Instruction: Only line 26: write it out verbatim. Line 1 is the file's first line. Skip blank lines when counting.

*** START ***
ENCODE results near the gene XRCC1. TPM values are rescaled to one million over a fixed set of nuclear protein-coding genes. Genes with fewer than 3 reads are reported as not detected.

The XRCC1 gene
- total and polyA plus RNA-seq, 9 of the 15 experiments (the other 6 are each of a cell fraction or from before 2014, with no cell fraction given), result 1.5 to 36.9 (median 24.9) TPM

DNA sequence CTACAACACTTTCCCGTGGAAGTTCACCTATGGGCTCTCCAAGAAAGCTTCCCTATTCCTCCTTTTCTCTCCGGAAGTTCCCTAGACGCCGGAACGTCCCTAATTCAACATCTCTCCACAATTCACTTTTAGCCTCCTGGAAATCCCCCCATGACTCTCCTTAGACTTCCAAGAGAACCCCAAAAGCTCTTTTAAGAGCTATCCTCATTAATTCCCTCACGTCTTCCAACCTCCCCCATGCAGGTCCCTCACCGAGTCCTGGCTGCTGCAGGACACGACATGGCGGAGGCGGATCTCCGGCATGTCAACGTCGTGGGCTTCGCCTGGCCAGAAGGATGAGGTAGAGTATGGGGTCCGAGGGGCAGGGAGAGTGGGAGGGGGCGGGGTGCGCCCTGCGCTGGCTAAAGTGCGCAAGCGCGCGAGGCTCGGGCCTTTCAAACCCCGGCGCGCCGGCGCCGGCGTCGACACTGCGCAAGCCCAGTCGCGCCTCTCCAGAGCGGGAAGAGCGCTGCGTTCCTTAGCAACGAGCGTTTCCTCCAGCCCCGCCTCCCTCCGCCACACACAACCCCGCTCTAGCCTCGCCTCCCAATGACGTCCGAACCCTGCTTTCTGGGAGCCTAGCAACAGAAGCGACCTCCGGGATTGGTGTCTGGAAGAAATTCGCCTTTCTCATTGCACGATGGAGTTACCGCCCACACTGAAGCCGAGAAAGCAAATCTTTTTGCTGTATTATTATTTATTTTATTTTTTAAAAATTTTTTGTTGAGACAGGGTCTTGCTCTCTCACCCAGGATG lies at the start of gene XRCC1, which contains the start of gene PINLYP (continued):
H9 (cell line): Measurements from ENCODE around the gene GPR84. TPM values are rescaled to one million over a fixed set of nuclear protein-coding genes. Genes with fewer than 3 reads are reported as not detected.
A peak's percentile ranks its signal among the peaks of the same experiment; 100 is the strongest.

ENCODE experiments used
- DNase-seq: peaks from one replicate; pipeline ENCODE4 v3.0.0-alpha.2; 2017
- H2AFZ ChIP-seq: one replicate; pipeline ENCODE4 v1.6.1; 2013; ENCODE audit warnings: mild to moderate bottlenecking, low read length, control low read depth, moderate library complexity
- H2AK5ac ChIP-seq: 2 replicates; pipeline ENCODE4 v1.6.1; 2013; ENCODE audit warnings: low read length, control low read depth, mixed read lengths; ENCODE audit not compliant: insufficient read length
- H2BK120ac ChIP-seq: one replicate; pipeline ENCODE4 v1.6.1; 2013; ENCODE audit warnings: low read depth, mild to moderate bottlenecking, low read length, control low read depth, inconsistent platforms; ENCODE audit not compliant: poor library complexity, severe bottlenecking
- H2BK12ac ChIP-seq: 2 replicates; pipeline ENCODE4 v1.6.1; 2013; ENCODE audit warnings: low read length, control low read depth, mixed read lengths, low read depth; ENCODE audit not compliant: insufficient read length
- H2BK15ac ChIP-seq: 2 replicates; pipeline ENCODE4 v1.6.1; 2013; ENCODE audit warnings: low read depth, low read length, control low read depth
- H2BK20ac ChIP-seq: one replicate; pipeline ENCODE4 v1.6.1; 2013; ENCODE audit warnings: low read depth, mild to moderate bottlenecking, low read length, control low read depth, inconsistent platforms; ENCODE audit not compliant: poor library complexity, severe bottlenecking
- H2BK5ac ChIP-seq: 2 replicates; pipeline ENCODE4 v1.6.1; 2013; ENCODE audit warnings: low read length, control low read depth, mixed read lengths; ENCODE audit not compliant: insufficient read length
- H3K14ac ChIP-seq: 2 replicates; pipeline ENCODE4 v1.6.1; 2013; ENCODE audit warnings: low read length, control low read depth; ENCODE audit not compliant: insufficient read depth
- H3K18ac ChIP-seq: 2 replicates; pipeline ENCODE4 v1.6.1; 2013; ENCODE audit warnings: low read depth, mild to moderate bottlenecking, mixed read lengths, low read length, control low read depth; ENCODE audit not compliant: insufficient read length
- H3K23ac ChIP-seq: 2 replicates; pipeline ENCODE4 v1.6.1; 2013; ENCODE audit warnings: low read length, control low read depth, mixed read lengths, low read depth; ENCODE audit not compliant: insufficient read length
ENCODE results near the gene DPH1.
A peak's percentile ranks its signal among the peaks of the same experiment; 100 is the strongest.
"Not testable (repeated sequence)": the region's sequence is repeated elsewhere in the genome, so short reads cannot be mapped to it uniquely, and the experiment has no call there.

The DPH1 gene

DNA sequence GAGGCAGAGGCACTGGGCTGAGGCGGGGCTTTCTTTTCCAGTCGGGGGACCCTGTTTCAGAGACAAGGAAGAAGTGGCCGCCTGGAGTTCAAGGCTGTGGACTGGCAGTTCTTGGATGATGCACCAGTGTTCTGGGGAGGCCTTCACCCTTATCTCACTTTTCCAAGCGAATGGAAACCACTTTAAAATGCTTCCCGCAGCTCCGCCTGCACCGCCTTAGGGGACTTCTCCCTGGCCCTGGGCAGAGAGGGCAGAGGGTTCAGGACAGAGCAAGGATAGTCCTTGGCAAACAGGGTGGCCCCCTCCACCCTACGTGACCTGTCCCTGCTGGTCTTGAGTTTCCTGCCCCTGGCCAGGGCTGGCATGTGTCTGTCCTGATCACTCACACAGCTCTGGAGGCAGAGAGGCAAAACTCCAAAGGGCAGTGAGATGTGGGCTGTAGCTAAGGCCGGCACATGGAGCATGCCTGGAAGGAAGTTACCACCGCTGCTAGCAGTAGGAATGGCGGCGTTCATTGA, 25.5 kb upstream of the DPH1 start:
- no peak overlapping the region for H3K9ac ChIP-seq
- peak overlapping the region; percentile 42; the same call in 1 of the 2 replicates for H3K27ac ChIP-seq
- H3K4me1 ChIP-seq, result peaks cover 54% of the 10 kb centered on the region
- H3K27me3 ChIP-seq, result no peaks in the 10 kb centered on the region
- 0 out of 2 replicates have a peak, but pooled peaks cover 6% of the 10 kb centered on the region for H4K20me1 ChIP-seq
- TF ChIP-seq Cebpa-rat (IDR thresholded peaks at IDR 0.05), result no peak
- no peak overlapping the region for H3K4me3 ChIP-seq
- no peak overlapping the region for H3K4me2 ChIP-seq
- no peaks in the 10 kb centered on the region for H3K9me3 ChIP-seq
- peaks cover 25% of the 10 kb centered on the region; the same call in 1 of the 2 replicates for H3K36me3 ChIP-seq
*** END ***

- H3K4me1 ChIP-seq, result peaks cover 54% of the 10 kb centered on the region